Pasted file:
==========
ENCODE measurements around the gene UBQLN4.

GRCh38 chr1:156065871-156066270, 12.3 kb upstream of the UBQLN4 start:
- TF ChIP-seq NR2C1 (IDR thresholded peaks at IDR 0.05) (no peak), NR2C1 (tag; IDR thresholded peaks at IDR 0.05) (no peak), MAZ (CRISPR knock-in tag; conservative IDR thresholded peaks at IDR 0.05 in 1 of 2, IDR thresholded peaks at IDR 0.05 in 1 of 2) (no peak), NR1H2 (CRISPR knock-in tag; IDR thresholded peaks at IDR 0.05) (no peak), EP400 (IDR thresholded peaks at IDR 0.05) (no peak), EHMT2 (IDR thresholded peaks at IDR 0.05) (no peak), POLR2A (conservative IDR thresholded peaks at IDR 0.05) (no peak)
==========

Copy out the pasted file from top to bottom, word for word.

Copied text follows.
ENCODE measurements around the gene UBQLN4.

GRCh38 chr1:156065871-156066270, 12.3 kb upstream of the UBQLN4 start:
- TF ChIP-seq NR2C1 (IDR thresholded peaks at IDR 0.05) (no peak), NR2C1 (tag; IDR thresholded peaks at IDR 0.05) (no peak), MAZ (CRISPR knock-in tag; conservative IDR thresholded peaks at IDR 0.05 in 1 of 2, IDR thresholded peaks at IDR 0.05 in 1 of 2) (no peak), NR1H2 (CRISPR knock-in tag; IDR thresholded peaks at IDR 0.05) (no peak), EP400 (IDR thresholded peaks at IDR 0.05) (no peak), EHMT2 (IDR thresholded peaks at IDR 0.05) (no peak), POLR2A (conservative IDR thresholded peaks at IDR 0.05) (no peak)